HONOLULU -- The ghostly silhouette of the USS Arizona lies just below the water's glassy green surface, bleeding a gallon of oil a day into Pearl Harbor.
Every day, 4,000 visitors take the short boat ride to the gleaming white memorial that spans the sunken ship -- a shrine, cemetery and tourist attraction all in one.
The signs that guide tourists are in Japanese and English. Several of the publications sold in the bookstore were printed in Japan. At the Arizona Memorial a few days ago, a Japanese man left this message on a comment card:
"War is cruel," he wrote. "We should never repeat anything like this again."
Even here -- at the watery gravesite of more than 1,000 USS Arizona sailors who perished in the Japanese attack a half-century ago -- there are unmistakable reminders of the symbiosis of Japan and the United States.
Especially so here, in a Hawaii that then and now cannot look itself in the mirror without seeing a Japan looking back.
HONOLULU, DEC. 7, 1941: It was a sunny Sunday morning in this Pacific paradise whose advertising slogan promised "a world of happiness in an ocean of peace."
George Akita, then 15, was still relishing his first-prize win two days earlier in a territory-wide essay contest sponsored by the Daughters of the American Revolution. The topic: Americanism.
As the young Japanese-American was preparing for Bible school, the sounds of anti-aircraft fire burst through the morning silence.
After the firing ended, a frightened George Akita walked slowly, tentatively, to Bible school.
"I didn't know what else to do. I saw one of the civilian victims on the sidewalk. He was dead. There was broken glass everywhere. I kept walking," said Mr. Akita, a scholar of Japanese history and retired University of Hawaii professor.
It was a confusing time for Hawaii's 160,000 residents of Japanese ancestry, who made up 40 percent of the territory's population and provided most of its plantation workers, grocers, restaurant workers and shopkeepers.
"There was no question in my mind or my parents' minds to whom we owed allegiance: the U.S. But culturally, I was confused," Mr. Akita said. "My parents had imbued me with Japanese virtues of hard work and forbearance. Culturally, I thought like a Japanese. On that day, however, I didn't know what to think. I just kept walking."
That same morning, in a grassy clearing near a pineapple plantation a couple of miles from Wheeler Army Air Base, 14-year-old Elwood Craddock was hunting pheasant.
"All of a sudden, there were all these planes 500 feet above our heads," said Mr. Craddock, now a golf course marshal at the Mid-Pacific Country Club. "They started their bombing pattern right above our heads. One of the planes was so close I could see the gunner's helmet. It reminded me of a coconut. Then, the ground started kicking up, bullets started ricocheting, and I started running."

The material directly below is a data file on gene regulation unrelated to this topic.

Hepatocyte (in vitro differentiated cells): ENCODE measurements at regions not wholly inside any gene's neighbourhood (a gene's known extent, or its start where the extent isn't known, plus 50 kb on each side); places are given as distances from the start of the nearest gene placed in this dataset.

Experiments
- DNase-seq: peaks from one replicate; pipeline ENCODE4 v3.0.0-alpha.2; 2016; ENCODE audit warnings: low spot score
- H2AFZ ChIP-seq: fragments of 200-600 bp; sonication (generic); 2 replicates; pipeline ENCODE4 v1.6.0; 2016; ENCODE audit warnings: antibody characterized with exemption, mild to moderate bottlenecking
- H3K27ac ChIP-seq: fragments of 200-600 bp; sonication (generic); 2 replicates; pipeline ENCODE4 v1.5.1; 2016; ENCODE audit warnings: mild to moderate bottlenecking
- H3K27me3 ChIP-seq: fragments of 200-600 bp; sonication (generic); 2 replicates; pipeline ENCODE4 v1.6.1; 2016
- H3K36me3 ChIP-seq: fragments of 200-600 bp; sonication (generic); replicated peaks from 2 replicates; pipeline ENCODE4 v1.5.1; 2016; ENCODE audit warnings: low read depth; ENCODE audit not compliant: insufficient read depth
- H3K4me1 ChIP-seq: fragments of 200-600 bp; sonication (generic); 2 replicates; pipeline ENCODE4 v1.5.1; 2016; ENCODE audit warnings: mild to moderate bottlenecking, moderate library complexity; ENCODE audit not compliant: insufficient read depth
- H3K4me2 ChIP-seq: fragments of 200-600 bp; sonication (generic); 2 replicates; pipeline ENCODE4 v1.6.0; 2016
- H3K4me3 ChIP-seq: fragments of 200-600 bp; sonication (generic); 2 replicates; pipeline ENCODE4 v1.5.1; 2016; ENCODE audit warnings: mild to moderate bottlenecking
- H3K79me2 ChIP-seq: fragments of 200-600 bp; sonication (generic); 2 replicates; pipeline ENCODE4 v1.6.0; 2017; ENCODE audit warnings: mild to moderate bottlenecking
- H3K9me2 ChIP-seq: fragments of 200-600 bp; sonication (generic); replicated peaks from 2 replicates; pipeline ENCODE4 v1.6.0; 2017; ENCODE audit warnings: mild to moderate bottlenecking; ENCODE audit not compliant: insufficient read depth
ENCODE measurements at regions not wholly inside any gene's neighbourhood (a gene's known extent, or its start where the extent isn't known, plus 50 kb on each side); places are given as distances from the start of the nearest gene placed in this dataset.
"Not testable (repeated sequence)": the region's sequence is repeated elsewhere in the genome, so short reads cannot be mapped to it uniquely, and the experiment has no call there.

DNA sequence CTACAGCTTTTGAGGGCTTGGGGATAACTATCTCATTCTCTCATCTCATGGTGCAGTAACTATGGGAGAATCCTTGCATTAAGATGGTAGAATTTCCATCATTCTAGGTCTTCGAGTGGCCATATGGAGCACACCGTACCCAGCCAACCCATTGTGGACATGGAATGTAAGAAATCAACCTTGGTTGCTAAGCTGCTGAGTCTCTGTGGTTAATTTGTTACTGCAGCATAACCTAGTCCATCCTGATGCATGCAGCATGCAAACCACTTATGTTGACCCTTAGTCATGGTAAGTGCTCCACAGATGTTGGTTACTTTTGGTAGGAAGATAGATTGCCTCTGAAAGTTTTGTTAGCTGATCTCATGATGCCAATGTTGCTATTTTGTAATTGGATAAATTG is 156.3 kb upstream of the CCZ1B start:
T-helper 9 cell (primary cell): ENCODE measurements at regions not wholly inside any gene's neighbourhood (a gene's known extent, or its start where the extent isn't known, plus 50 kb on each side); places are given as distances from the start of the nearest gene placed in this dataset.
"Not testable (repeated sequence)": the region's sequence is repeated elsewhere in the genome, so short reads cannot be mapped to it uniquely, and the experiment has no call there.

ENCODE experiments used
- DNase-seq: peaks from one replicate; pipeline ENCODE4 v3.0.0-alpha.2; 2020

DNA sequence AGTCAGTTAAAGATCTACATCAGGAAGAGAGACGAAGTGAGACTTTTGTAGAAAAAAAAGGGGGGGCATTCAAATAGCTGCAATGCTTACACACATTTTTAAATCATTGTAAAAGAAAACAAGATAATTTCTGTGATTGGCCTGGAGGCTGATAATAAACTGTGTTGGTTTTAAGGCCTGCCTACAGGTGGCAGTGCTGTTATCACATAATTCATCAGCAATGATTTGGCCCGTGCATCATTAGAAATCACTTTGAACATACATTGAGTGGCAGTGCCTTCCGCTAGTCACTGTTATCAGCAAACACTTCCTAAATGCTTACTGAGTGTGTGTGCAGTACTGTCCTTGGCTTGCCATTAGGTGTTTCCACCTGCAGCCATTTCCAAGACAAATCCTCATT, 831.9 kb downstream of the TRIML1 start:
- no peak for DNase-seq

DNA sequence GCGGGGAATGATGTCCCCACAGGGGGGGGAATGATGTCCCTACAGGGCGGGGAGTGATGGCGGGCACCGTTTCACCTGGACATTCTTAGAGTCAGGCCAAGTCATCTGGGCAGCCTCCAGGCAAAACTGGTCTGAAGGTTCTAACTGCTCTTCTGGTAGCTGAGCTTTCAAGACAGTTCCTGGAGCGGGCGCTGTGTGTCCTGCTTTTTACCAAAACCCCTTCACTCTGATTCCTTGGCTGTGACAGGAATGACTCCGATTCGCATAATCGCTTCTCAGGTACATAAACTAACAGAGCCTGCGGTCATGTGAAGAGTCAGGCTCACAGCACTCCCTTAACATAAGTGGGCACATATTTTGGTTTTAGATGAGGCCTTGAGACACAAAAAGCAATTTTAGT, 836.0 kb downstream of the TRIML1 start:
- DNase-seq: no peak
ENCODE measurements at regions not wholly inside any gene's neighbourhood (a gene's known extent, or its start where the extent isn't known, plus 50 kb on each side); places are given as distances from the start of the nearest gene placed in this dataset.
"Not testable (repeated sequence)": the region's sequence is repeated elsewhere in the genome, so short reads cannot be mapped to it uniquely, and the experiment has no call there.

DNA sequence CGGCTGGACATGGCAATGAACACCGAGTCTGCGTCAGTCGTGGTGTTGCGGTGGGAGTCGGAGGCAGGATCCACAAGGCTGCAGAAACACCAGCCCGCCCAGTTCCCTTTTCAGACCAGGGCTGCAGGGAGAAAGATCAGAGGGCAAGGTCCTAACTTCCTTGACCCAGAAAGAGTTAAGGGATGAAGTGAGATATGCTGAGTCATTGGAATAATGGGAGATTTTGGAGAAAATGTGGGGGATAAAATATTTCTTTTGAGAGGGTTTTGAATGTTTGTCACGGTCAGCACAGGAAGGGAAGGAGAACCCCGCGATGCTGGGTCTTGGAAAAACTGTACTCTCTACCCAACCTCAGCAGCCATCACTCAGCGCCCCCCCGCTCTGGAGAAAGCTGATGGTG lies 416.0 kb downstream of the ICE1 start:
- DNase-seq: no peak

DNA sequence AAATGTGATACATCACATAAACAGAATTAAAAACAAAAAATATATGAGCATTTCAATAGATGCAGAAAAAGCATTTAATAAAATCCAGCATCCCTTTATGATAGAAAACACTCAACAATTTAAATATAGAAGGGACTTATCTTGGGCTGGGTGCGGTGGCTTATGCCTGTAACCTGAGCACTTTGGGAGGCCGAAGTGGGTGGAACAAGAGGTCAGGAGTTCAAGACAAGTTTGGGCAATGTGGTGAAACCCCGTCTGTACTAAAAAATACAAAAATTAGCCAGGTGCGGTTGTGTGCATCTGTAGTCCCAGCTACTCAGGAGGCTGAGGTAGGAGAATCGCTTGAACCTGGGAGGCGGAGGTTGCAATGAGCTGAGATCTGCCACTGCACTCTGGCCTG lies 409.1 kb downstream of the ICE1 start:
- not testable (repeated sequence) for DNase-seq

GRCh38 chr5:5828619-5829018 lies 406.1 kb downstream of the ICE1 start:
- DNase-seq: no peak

Later, Mr. Craddock and his father, who supervised the plantation's workers, took their shotguns and patrolled the grounds after being warned by the military that their mostly Japanese laborers would probably join the "invaders."
"One day, these boys were my playmates," Mr. Craddock said. "The next day, I was ready to shoot the kids I had grown up with."
That afternoon, the Craddock family piled mattresses on top of the sturdy pine trestle table in their dining room. Underneath the table that night, a frightened family tried to sleep.
In downtown Honolulu, 11-year-old Roland Kanami Tatsuguchi opened his front door that evening to three armed soldiers who promptly arrested his father, the Buddhist leader of the Shinshu Kyokai Mission of Hawaii.
The boy did not see his father, who was interned at camps on the mainland 2,300 miles away, until 5 1/2 years later.
Today, the Rev. Roland Kanami Tatsuguchi is the minister at the Buddhist mission his late father once tended. Services are held in English and Japanese.
"It was a troubling time," he said about the years of incarceration for his father, one of 120,000 Japanese and Japanese-Americans interned during the war. "I suppose they were cutting the head off the chicken. I do not know. It is something my father never spoke about."
Near Diamond Head, Edith Ring was preparing breakfast for her husband, an Army doctor, and their three children. They marveled over coffee at the loudness of the thunder bursts that had interrupted the morning calm before Capt. Harold Ring rushed off to work at Tripler Army Hospital.
His shirt bloodied and the car engine still running, Captain Ring ran into the house a few hours later and gave his wife a pistol. "Use it if you need it," he told her.
Then he returned to duty, where the doctor, who died in 1965, was to later record in his physician's diary:
"[A soldier] told me the attack was by the Japs and many had been wounded. Poor devil. I doubt whether he lived long after I finished. We were amputating legs, arms and closing perforations of the bowels. The operating room soon became a slippery, bloody mess."